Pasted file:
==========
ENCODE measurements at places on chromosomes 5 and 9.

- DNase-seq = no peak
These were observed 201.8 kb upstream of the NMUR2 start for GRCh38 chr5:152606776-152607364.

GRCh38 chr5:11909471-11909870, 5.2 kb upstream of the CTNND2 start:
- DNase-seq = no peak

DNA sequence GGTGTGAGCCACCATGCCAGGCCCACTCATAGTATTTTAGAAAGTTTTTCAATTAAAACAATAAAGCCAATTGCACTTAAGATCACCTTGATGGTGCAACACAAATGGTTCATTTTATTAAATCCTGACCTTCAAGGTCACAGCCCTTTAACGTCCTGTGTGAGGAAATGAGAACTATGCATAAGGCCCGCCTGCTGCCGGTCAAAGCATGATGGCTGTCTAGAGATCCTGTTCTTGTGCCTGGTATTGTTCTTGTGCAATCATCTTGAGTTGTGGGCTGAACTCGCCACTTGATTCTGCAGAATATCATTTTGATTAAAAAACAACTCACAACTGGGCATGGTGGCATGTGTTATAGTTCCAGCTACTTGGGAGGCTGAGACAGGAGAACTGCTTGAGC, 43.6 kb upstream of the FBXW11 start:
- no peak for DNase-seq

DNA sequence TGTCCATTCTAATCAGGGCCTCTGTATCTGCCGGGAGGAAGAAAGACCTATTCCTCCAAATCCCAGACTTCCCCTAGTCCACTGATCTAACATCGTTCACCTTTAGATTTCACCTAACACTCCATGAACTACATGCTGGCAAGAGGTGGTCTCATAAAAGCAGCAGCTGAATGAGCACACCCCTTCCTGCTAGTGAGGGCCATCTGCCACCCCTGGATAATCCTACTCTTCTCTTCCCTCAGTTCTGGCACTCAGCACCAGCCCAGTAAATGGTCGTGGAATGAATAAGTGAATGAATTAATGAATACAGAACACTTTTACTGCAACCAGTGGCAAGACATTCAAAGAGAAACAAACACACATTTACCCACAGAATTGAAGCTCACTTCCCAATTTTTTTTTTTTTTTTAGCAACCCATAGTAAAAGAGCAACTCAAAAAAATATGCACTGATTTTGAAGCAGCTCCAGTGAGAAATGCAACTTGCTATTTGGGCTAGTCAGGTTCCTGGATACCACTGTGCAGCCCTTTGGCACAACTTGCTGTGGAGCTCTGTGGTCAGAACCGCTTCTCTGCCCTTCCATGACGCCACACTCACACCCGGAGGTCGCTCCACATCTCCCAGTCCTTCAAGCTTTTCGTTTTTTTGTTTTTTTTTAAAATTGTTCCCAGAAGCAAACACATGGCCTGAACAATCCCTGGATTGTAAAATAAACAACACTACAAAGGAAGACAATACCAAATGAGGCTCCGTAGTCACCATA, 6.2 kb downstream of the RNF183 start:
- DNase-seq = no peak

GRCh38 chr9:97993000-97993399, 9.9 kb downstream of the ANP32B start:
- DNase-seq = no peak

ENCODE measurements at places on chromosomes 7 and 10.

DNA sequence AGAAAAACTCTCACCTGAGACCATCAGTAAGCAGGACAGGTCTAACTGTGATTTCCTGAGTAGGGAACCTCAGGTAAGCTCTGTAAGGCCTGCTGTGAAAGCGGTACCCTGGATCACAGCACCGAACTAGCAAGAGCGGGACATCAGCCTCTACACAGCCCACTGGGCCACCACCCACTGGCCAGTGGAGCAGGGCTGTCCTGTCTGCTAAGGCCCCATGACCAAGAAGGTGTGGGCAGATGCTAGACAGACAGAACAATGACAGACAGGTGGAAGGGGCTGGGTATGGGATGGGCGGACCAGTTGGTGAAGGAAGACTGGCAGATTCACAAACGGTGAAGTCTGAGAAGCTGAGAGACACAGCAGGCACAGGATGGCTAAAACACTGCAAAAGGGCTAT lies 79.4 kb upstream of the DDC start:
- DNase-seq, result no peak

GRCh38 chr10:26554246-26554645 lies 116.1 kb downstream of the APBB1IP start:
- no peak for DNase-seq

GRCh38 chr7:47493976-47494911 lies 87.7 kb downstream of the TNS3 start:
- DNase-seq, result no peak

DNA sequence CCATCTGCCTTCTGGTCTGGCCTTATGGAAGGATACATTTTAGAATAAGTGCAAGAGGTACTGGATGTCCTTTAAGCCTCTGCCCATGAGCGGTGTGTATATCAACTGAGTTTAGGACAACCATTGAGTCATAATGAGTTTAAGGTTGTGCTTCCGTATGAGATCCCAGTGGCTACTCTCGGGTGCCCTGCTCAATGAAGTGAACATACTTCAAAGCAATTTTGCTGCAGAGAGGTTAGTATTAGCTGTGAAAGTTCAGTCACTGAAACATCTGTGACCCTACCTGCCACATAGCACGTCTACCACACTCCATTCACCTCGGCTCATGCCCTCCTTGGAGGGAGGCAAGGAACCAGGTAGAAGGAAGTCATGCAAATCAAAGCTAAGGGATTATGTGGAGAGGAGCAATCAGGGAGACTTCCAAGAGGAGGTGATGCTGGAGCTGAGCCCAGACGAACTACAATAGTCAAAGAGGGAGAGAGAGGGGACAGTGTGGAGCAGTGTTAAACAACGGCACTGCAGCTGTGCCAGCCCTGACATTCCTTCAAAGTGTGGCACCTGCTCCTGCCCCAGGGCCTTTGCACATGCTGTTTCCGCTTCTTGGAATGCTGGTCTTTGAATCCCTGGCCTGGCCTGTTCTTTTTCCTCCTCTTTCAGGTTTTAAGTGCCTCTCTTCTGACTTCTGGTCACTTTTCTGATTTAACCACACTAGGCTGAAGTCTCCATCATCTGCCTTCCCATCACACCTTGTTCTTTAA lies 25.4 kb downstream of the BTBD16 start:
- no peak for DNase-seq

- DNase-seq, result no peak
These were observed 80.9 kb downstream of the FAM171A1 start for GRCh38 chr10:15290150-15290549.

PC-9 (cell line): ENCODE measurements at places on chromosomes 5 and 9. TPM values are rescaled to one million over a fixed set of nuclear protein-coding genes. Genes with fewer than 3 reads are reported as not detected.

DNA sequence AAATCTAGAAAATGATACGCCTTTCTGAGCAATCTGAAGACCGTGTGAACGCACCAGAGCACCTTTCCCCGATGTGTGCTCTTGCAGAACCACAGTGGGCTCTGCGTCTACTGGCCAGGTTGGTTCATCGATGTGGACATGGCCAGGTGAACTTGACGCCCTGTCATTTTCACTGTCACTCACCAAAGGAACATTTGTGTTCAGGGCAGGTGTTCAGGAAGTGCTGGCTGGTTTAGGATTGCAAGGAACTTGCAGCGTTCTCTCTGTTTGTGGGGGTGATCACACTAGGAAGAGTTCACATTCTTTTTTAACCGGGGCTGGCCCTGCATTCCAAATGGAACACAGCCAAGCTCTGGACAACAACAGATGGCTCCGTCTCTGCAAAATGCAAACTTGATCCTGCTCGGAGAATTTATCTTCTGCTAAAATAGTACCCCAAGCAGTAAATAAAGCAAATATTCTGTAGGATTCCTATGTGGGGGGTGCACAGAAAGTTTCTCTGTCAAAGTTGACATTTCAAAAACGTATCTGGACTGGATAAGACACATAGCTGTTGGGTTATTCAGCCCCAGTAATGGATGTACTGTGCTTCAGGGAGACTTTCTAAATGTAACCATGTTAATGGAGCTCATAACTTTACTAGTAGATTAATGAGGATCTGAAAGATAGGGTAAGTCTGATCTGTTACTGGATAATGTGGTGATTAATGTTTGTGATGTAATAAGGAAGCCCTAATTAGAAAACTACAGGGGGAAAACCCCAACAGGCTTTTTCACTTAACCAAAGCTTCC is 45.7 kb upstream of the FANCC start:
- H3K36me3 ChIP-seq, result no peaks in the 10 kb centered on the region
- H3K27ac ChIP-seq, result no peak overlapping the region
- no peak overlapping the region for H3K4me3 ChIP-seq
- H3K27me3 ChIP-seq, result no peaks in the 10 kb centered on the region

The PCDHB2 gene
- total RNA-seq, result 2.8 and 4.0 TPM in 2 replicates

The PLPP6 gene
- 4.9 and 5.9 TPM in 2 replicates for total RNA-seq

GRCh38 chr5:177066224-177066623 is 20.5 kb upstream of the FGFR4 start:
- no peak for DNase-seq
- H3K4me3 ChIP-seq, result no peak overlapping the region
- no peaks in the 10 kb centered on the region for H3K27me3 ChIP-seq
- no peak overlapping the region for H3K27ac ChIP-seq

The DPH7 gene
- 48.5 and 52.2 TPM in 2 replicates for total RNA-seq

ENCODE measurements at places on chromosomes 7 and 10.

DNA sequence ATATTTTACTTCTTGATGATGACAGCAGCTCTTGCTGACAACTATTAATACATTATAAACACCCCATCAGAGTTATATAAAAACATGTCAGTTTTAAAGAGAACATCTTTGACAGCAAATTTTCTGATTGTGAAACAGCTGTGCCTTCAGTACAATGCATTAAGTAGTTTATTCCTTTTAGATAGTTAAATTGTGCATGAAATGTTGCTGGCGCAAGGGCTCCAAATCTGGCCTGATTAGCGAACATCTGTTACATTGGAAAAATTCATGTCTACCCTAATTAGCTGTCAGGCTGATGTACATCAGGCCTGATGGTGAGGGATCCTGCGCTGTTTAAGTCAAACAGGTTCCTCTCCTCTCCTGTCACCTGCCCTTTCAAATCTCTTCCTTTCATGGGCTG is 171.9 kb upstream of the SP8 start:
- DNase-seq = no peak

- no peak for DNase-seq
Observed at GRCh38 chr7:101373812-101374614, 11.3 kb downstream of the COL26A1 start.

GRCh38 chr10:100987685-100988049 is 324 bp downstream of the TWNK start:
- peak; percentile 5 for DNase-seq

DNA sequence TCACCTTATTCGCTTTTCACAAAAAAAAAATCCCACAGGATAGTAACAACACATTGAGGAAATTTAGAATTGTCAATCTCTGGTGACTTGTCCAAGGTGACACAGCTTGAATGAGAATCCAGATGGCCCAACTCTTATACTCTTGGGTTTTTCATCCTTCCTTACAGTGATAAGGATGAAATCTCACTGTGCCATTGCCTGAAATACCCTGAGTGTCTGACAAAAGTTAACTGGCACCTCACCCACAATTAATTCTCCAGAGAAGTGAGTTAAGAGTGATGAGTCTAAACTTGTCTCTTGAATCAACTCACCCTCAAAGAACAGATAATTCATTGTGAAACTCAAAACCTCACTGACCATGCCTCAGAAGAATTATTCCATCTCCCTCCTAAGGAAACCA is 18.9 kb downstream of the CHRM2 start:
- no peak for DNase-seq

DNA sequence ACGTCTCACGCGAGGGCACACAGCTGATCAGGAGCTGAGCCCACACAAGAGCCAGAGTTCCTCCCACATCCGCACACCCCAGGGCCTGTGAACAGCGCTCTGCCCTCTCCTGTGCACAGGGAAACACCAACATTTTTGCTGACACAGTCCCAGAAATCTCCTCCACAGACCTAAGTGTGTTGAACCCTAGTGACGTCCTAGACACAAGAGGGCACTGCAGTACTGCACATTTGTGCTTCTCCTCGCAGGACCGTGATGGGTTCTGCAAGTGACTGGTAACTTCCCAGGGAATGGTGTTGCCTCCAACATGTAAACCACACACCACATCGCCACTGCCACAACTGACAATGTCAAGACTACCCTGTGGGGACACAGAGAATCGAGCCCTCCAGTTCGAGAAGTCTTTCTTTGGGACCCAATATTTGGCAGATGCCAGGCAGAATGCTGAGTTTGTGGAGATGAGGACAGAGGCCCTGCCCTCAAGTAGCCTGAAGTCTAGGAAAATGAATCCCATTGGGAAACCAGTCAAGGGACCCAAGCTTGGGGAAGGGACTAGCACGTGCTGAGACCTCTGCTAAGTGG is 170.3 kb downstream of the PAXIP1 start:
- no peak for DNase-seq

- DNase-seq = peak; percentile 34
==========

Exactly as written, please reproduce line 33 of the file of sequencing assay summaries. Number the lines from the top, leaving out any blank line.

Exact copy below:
GRCh38 chr5:177066224-177066623 is 20.5 kb upstream of the FGFR4 start: